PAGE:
Johnny Cash performed several country music songs that are enduring classics and crossed over to the mainstream. He didn’t write all his hits, and “Folsom Prison Blues” set his bank account back $75,000 after a plagiarism lawsuit, but that doesn’t change the fact The Man in Black remains a country legend because of his tunes. One of Cash’s signature songs, “Ring of Fire,” comes with a twisting and sordid story that is song-worthy itself.
Johnny Cash didn’t earn a songwriting credit for ‘Ring of Fire’
Aside from Cash’s deep-throated baritone, “A Boy Named Sue” and “Ring of Fire” don’t have all that much in common. The former is a relatively simple country-folk storytelling narrative. The latter is a genre-bending country-latin tune whose mariachi horns might be the highlight. Cash didn’t write “A Boy Named Sue.” The same goes for “Ring of Fire.”
June Carter and Merle Kilgore, who lived near each other in Nashville and often wrote together, penned the song, per the American Society of Composers, Authors, and Publishers (ASCAP).
Cash wasn’t even the first one to perform the song. As Alan Light writes in Johnny Cash: The Life and Legacy of the Man in Black, Carter and Kilgore handed it to Anita Carter first. Her version (titled “(Love’s) Ring of Fire”) didn’t chart in 1962; Cash recorded his version in March 1963.
But the twisted story of “Ring of Fire” isn’t that Cash didn’t write it and wasn’t the first to record it. The sordid part of the song’s story came from the smoldering but hidden passion between Cash and June Carter.
Contradictory songwriting claims add to the twisted story behind ‘Ring of Fire’
Carter and Kilgore’s names appear in the ASCAP directory as the songwriters for “Ring of Fire.” That’s never going to change. Carter told a convincing story about the song’s creation, as Light notes in his book.
She claimed she saw an underlined passage in one of her uncle’s books: “Love is like a burning ring of fire.” It hit close to home for Carter. Like Cash, she was a married, but she couldn’t deny the attraction she felt for him. “There is no way to be in that kind of hell, no way to extinguish a flame that burns, burns, burns,” she wrote privately, per Light.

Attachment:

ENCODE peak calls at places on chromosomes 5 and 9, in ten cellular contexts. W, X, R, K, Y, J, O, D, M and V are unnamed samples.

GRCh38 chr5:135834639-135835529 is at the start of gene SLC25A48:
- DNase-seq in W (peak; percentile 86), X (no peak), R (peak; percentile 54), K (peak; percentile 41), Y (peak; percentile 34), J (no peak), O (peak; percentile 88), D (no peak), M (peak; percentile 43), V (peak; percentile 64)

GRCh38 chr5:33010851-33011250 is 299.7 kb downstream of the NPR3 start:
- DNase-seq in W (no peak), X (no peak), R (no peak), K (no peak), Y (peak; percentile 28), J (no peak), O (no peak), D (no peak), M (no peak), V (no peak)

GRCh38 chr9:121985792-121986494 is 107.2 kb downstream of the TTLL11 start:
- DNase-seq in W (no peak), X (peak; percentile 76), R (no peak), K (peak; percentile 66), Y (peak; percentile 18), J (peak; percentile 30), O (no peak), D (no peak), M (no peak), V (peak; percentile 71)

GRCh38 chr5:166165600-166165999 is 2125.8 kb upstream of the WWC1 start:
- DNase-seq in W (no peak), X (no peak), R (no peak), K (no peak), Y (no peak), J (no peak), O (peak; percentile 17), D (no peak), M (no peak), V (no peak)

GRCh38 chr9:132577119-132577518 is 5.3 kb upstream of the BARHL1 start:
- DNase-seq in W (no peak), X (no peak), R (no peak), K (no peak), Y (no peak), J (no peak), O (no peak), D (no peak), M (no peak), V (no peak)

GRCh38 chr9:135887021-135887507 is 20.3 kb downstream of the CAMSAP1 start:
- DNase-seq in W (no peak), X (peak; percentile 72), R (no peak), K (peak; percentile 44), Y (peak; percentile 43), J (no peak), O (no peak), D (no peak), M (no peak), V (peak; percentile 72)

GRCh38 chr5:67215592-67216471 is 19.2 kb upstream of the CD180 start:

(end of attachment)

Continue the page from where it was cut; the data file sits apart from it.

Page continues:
Carter’s story about writing “Ring of Fire” sounds plausible. Then Cash and his first wife, Vivian Liberto, threw a wrench into it.
Cash said he dreamed the song with “Mexican horns,” Light writes. The brass instruments set the main hook in Cash’s recorded version, and four Carters — Mother Maybelle, June, Anita, and Helen — provided the sweet oohing harmonies in the chorus. The Man in Black recorded the definitive version of the song on March 25, 1963, Light writes.
Cash said he wrote the song on a fishing trip, and two people back up that version of the story
Yet Cash separately claimed to pen the song with Kilgore during a drug- and drink-filled fishing trip. Cash’s friend Curly Lewis, who was also fishing with them that day, backed up this story, and Liberto did the same. “To this day, it confounds me to hear the elaborate details June told of writing that song for Johnny,” Liberto wrote in her memoir, per Light. “She didn’t write that song any more than I did.”
The story behind “Ring of Fire” seems to be as sordid and twisted as any of Cash’s thematically darker tunes. Did Cash drunkenly write the song and give it to Carter, only for her to give it back? Possibly. Did Carter’s uncle’s book give her a lightning bolt of inspiration to write “Ring of Fire?” That’s the official version that shows up in the official ASCAP library.
We know two things for sure: The attraction between Cash and Carter was mutual and lasting, and “Ring of Fire” became one of his biggest hits.
The song became one of The Man in Black’s biggest hits
The mutual attraction between Carter and Cash in 1962, when “Ring of Fire” was written, was forbidden yet undeniable. Their burning love for each other smoldered until they finally married each other in 1968. It was Cash’s second marriage and Carter’s third, but it lasted until she died in 2003. He died a few months later.
No matter the true story behind “Ring of Fire,” it became perhaps Cash’s biggest hit. It spent 26 weeks on the Billboard country chart. It lasted seven weeks in the top spot, the most for any of his No. 1 hits.
“Ring of Fire” appeared on the Hot 100, too. It peaked at No. 17, Cash’s second-best showing on that chart, and its 13 weeks on the chart were the most of any of his songs.
In the end, the real story behind Johnny Cash’s hit “Ring of Fire” isn’t all that important. The passion described in the song was real for Cash and June Carter, and they lived that passion as man and wife for 35 years. No matter who wrote it, “Ring of Fire” became one of Cash’s biggest hits.
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